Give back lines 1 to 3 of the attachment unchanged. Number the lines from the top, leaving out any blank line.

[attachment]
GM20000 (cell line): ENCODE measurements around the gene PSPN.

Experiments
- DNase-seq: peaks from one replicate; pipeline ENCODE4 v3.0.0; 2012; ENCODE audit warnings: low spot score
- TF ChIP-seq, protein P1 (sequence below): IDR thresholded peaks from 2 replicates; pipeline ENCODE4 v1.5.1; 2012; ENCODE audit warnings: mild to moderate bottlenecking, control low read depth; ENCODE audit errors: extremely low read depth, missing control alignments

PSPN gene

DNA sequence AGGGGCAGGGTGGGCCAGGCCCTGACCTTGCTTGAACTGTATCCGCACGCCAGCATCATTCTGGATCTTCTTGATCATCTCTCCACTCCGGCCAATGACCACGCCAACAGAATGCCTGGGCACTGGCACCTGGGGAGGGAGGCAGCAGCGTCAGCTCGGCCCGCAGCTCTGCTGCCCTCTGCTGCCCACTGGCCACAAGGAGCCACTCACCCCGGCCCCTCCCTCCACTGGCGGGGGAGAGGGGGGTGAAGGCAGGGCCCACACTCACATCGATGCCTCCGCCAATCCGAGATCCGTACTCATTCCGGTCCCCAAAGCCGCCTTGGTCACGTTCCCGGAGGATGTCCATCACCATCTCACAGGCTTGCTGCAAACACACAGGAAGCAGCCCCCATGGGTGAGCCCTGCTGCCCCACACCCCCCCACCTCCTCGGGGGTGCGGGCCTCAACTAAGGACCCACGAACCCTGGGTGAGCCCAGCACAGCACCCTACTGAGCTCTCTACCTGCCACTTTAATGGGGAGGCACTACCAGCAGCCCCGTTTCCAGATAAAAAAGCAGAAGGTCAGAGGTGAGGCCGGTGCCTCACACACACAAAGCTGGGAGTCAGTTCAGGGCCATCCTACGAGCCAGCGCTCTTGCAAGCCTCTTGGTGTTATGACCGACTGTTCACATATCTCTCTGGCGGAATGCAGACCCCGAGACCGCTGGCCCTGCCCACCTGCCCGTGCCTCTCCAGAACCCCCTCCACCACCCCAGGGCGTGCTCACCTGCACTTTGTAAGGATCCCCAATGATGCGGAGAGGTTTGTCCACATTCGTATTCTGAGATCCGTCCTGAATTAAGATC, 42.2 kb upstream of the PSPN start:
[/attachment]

GM20000 (cell line): ENCODE measurements around the gene PSPN.

Experiments
- DNase-seq: peaks from one replicate; pipeline ENCODE4 v3.0.0; 2012; ENCODE audit warnings: low spot score